More desperate than ever, Kendrick rushes Ibushi and hits forearms to Ibushi’s neck. But Ibushi powers up and hits another stiff roundhouse kick and then lands a wheelbarrow piledriver. One, two, Kendrick kicks out. Ibushi drags him into position and goes to the top rope. Phoenix Splash misses. Kendrick locks in another Bully Choke. Ibushi rolls over into a pin. One, two, Kendrick escapes and walks into another roundhouse kick. Ibushi follows with a Last Ride Powerbomb. One, two, and three! Ibushi wins and advances to the next round of the tournament.
Winner after 13:58: Kota Ibushi
Review: Absolutely ludicrous match. It was an insane bomb-fest that was expected of Ibushi, but I didn’t think that Kendrick could get to Ibushi’s level. But as Bryan mentioned on commentary, Kendrick has a lot of heart. He went through absolute hell trying to beat Ibushi. He was so desperate to have one last hurrah in the ring that he busted out all the stops…including the Tsar Bomb of professional wrestling, the Burning Hammer.
But the match was more than just that one famous spot. Kendrick was thrown to the wolves and had to adapt quickly to Ibushi’s punishing strong style. But where Ibushi focused on flash and high-spots to fit with the theme (and name) of the cruiserweight tournament, Kendrick went in the opposite direction and focused on substance. He used classic psychology and logic to target Ibushi’s surgically-repaired neck. He kept trying to get under Ibushi’s skin with cheap tricks in the vain hope of getting an easy win. He tortured Ibushi with punishing holds and softened his neck up whenever possible. So when Kendrick landed that Burning Hammer, it should’ve been the end of the match. Not because that move is truly special or because it’s Kobashi’s signature move. But because there was nowhere else to go from there. It was impossible to escalate the match any further beyond that point. And then Ibushi made a quick comeback with his trademark explosive speed and moved around way more quickly and smoothly than expected of someone that just got dumped right on his head.
In hindsight, Ibushi winning here was the wrong call. Not only was his comeback and subsequent win hard to believe given how much punishment he took, but Kendrick ended up wrestling on WWE programming afterwards anyway. From the direction the match went in, it should’ve been a cathartic redemption story for Kendrick that saw him really have that one last run. Instead, he lost and Ibushi lost in the following round and then went back to New Japan where he did stuff like this on the daily. Still, this was an awesome match, especially for one condensed into under fifteen minutes. Ibushi has many matches like this one that go longer, so seeing him play his biggest hits while condensing it into something a bit more palatable was refreshing to say the least.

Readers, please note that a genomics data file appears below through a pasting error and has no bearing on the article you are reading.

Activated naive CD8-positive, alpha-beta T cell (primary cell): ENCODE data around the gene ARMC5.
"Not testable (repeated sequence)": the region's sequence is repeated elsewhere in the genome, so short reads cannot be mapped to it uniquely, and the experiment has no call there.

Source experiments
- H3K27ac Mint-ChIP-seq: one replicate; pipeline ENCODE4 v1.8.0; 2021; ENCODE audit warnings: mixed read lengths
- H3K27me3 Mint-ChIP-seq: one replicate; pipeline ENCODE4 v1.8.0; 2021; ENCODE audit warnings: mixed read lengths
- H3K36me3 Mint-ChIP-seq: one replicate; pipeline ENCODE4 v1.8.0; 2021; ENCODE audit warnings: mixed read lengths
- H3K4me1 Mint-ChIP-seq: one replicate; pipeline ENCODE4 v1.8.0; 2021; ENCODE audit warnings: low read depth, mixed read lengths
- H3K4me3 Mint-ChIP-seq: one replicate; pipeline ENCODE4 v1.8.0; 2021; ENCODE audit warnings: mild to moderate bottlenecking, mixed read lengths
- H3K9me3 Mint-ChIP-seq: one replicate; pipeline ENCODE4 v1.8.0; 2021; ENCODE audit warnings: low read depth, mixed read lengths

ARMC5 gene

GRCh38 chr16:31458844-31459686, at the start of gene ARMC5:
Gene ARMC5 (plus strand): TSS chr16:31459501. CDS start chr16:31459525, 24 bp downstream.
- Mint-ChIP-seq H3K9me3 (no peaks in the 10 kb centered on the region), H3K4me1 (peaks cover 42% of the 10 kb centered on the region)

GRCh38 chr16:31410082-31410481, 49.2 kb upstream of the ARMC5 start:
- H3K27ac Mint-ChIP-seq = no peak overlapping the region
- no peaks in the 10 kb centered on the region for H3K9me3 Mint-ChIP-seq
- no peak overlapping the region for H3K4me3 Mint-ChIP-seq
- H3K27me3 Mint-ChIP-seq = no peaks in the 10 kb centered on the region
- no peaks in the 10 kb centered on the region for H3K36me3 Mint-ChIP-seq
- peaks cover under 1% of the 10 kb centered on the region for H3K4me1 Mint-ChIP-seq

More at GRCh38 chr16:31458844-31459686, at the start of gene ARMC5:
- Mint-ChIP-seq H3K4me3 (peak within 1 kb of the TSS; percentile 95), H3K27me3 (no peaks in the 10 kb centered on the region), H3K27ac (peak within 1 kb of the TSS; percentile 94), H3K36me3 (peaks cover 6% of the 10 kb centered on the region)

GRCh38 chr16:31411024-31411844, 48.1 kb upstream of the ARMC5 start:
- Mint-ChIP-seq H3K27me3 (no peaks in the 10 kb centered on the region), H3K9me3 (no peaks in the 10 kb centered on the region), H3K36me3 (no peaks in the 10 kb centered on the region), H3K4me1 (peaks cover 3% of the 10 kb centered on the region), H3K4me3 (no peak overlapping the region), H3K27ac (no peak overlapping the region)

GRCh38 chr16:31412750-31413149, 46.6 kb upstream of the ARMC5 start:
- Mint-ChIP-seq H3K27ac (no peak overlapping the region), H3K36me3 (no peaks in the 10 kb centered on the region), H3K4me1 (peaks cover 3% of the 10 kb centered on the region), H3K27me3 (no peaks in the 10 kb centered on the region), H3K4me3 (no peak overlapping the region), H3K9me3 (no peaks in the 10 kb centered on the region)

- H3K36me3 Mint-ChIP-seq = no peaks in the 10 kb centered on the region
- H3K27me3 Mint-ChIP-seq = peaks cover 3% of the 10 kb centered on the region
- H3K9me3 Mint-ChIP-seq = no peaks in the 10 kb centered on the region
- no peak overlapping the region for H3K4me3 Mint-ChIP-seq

Final Rating: ****1/2
Also, here’s a great post-match interview with Kendrick and Bryan discussing this match and what potential future awaits Kendrick. It’s especially great because there’s a sense of realism in Kendrick’s emotion, which is nice because it makes his struggle feel more real and relatable.
1. Hirooki Goto vs. Katsuyori Shibata – NJPW Dominion 6.22.2013
Background: Shibata and Goto were close friends from high school that both wanted to become pro wrestlers. Shibata debuted four years before Goto but once Goto debuted the two of them hoped to achieve their shared dreams. Then Shibata left New Japan in 2005 and went on to become a failure in MMA. When he returned, Goto was the first to express disgust and frustration over Shibata’s betrayal. He left when it suited him and now he thought New Japan would embrace him with open arms. Goto wanted to teach Shibata a lesson but Shibata wasn’t going to lie down and accept this. Sure, they were friends, but there were professional issues between them that needed to be resolved first. And Goto had other professional reasons to want to beat Shibata as well. Goto was turning into this perpetual nearlyman and kept seeing one wrestler after another come in and then surpass him. He couldn’t let Shibata to the same.
The match: Both wrestlers are rearing to go. The bell rings and Goto drops a running Shibata with a lariat! Stiff elbows by Goto followed by a corner lariat. Goto hits some mid kicks and charges but Shibata drops him with a kneelift. Shibata goes for a stiff roundhouse kick but Goto ducks it. Shibata hits more stiff kicks to send Goto onto the apron. Goto dodges another running kick at the last possible moment and falls to the floor.
Shibata throws Goto into the ring and hits mid kicks of his own but Goto asks for more. a particularly nasty one catches Goto near his throat and he collapses, causing the ref to check on him. Goto starts stirring so Shibata hits a Russian leg sweep into a kneebar. Goto floats over to get a ropebreak but Shibata still has control and goes for a Figure-4 leglock. Goto uses his free hand to block the full application of the hold, but not for long as Shibata has too much leg strength for Goto to resists. Goto answers with stiff slaps to Shibata’s jaw but Shibata doesn’t just no-sell them; he demands that Goto hit him harder. Shibata tightens the figure-4 but somehow Goto pulls both himself and Shibata to the ropes to break the hold.